Since the 1990s, Mali has been engaged in a decentralization process through the creation of territorial collectivities with legal as well as financial and administrative autonomy. In reality, natural resources and land governance remains centralized two decades later, with overlapping statutory and customary rights that result in frequent land conflicts.
The Agricultural Orientation Law (2006), which establishes the foundation of land governance in Mali, reflects the government’s ambition to make Mali an agricultural powerhouse in the region. Luckily, the Agricultural Land Policy (2013) and accompanying (and soon to be enacted) Agricultural Land Law both contain innovative provisions for land governance at the local level, including considerations for smallholders and pastoralists. Unfortunately, large scale land acquisitions are exacerbating land conflicts and tenure insecurity throughout the country. Recent legal and policy developments offer a critical opportunity to create solutions to weak land governance and to alleviate the threats it poses to national security and to the wellbeing of local communities. With the signature of the Peace Agreement on May 15, 2015, Mali has made a decisive step towards national reconciliation. This progress cannot risk being undermined by tenure insecurity.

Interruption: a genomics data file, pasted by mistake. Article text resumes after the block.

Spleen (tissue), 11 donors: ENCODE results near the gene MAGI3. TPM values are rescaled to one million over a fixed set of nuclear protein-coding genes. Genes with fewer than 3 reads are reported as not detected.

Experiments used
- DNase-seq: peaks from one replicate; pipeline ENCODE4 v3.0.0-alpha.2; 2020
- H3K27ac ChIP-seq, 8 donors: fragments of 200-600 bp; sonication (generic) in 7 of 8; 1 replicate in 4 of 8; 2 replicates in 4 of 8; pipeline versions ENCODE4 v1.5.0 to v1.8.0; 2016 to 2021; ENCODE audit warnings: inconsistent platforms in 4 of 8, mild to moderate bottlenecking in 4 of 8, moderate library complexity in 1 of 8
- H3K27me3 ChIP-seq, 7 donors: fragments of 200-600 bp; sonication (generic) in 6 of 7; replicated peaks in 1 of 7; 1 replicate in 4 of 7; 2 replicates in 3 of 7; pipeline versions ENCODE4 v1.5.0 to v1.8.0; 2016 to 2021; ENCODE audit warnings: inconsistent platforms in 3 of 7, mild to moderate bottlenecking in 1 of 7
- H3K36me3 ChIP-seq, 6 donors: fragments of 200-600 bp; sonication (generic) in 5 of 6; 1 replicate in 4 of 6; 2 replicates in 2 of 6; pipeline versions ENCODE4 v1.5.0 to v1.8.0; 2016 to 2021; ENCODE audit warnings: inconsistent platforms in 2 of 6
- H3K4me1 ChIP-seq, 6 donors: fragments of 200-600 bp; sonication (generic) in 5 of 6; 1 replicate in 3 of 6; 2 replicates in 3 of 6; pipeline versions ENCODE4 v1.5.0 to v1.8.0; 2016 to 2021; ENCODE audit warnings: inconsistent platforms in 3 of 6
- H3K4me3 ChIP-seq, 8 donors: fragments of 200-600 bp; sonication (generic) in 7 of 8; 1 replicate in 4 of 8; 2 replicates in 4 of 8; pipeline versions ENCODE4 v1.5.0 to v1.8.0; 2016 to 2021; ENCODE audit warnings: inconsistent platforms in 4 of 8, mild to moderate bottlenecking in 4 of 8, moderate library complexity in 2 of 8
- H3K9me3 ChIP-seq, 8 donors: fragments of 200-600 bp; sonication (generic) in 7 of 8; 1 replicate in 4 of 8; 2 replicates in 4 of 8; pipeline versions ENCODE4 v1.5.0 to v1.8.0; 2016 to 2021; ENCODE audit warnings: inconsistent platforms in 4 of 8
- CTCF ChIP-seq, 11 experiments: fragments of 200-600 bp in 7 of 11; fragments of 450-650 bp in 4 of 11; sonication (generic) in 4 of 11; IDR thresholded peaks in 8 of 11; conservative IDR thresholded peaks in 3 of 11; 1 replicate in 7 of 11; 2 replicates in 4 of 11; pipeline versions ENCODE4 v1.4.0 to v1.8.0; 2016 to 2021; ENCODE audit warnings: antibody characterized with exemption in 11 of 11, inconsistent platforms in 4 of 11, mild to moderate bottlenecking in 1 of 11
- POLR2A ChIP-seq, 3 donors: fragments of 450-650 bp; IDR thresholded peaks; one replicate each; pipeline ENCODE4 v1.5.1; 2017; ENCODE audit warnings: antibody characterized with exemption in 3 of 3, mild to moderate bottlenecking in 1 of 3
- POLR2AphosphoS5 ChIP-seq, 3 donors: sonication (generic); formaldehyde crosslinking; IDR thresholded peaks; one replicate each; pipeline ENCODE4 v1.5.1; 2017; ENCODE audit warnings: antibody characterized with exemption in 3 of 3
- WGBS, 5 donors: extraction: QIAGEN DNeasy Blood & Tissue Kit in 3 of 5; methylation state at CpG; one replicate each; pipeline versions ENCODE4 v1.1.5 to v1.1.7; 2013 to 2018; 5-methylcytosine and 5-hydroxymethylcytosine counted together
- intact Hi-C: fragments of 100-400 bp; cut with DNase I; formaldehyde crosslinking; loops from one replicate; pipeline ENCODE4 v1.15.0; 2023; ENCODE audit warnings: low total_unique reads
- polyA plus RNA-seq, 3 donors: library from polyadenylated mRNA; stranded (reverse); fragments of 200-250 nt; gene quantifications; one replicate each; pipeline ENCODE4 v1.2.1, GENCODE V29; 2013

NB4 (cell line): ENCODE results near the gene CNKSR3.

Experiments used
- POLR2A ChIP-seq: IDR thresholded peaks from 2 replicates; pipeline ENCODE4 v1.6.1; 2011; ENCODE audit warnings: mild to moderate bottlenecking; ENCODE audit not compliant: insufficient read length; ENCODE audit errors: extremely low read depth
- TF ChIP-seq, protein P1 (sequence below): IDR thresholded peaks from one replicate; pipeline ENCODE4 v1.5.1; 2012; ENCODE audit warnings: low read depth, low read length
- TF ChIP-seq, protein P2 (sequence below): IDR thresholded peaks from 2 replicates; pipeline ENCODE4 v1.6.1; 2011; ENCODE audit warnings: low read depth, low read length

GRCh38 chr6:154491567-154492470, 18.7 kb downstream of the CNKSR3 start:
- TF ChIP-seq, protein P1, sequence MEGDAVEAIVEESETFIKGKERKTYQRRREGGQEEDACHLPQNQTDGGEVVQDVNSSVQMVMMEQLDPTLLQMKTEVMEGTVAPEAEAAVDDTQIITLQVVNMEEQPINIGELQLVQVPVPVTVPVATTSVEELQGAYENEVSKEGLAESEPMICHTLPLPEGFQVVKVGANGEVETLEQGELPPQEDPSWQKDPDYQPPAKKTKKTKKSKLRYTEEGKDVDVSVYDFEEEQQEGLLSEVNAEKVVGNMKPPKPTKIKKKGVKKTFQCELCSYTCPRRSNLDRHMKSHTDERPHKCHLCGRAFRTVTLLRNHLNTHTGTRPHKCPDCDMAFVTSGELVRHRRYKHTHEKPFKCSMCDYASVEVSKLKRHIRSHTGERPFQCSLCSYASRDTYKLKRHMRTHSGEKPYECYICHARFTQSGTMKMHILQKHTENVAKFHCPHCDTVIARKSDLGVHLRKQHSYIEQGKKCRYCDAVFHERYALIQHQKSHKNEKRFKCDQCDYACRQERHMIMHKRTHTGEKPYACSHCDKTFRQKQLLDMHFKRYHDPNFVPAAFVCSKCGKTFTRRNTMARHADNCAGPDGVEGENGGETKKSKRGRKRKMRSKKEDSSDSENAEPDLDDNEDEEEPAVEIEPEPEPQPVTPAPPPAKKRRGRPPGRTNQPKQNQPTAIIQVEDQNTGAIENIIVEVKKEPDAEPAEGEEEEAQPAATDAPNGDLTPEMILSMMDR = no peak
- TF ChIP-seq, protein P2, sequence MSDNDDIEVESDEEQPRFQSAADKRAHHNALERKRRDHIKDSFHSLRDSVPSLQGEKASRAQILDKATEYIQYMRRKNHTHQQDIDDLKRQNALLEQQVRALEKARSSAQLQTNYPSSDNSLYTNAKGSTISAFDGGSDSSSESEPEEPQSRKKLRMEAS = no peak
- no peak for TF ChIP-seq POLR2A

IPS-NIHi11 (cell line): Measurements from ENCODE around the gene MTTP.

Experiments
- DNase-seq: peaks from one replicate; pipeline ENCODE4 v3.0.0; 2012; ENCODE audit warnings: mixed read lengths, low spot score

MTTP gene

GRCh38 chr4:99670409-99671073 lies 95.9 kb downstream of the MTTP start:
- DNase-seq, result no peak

Grassroots communities and their organizations, including family farmers and other vulnerable groups including youth, women, migrants, and herders; as well as the national authorities on land governance.